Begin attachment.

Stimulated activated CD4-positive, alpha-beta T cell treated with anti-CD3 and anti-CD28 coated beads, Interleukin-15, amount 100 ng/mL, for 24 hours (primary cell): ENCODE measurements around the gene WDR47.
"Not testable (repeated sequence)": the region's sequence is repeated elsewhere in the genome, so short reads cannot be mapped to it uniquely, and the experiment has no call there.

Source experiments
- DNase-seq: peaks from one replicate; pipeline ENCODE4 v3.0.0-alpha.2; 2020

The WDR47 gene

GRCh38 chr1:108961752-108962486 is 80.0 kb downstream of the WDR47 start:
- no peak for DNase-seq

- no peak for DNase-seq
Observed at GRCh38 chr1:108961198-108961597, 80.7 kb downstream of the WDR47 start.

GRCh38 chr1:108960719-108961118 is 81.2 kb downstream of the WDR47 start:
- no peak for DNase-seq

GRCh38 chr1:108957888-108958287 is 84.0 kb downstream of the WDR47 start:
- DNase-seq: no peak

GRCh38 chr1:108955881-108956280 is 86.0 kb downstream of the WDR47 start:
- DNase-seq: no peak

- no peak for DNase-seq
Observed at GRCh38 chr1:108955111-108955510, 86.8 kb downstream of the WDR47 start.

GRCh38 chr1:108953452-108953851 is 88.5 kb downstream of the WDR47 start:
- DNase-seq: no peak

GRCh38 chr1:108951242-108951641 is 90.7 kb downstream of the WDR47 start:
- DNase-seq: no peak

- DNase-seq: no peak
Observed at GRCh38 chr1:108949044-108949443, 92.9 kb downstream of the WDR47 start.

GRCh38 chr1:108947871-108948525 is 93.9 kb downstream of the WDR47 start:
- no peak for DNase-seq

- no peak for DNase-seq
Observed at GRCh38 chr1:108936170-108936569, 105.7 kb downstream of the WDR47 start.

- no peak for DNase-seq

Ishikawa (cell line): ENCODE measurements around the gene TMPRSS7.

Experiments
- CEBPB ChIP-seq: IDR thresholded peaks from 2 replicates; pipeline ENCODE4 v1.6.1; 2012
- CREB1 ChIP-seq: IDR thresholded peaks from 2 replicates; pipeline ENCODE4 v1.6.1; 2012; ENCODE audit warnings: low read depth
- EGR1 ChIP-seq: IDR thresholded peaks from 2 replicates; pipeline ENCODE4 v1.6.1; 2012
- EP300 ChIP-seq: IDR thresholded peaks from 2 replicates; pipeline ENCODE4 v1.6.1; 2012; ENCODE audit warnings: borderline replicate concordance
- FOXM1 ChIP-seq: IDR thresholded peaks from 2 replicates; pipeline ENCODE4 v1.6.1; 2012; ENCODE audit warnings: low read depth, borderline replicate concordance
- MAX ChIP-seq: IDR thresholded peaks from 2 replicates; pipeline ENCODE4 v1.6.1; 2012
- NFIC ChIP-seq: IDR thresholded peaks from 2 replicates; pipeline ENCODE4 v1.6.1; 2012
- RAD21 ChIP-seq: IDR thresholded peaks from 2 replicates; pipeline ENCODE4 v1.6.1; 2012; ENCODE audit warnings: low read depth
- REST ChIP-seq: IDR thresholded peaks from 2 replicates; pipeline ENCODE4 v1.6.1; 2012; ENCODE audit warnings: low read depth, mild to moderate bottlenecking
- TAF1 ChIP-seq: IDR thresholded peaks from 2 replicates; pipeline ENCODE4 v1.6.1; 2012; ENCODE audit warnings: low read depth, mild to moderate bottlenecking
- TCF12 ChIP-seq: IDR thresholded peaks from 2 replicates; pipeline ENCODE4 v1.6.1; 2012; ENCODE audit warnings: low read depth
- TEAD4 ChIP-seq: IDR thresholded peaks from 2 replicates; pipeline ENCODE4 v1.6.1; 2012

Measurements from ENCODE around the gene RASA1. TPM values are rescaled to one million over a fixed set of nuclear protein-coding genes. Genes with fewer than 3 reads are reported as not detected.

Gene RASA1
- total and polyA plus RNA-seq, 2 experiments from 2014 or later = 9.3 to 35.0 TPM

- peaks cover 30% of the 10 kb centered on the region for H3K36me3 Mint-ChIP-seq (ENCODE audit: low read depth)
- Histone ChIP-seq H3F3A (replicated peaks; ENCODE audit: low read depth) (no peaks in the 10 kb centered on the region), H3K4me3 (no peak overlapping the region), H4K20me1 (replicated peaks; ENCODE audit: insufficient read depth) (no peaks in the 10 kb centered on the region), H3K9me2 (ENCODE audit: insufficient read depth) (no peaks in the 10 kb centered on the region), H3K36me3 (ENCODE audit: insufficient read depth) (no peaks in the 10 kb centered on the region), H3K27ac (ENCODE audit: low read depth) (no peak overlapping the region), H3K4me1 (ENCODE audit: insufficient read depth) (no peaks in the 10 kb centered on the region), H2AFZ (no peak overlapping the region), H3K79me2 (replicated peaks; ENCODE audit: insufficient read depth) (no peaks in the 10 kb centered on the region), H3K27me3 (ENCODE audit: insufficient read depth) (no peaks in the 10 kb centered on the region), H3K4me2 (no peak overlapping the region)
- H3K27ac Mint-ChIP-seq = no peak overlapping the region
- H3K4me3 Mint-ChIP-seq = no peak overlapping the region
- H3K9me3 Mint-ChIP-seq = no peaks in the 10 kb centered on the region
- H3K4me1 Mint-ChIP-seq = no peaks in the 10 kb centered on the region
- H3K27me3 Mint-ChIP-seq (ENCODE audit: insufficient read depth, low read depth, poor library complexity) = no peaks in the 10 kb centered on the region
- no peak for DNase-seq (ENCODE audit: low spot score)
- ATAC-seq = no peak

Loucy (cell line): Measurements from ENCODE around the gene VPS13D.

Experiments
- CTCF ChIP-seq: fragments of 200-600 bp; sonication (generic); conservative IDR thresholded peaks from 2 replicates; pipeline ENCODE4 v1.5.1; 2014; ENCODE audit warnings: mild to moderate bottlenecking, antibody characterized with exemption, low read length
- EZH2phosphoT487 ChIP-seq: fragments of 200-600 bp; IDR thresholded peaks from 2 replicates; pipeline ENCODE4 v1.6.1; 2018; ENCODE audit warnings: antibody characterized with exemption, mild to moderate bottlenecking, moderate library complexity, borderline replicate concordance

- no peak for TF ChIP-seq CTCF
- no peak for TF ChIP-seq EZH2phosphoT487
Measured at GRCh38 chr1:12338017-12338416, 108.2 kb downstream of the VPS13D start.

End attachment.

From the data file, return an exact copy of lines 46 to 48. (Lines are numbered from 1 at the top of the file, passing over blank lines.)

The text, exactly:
- peaks cover 30% of the 10 kb centered on the region for H3K36me3 Mint-ChIP-seq (ENCODE audit: low read depth)
- Histone ChIP-seq H3F3A (replicated peaks; ENCODE audit: low read depth) (no peaks in the 10 kb centered on the region), H3K4me3 (no peak overlapping the region), H4K20me1 (replicated peaks; ENCODE audit: insufficient read depth) (no peaks in the 10 kb centered on the region), H3K9me2 (ENCODE audit: insufficient read depth) (no peaks in the 10 kb centered on the region), H3K36me3 (ENCODE audit: insufficient read depth) (no peaks in the 10 kb centered on the region), H3K27ac (ENCODE audit: low read depth) (no peak overlapping the region), H3K4me1 (ENCODE audit: insufficient read depth) (no peaks in the 10 kb centered on the region), H2AFZ (no peak overlapping the region), H3K79me2 (replicated peaks; ENCODE audit: insufficient read depth) (no peaks in the 10 kb centered on the region), H3K27me3 (ENCODE audit: insufficient read depth) (no peaks in the 10 kb centered on the region), H3K4me2 (no peak overlapping the region)
- H3K27ac Mint-ChIP-seq = no peak overlapping the region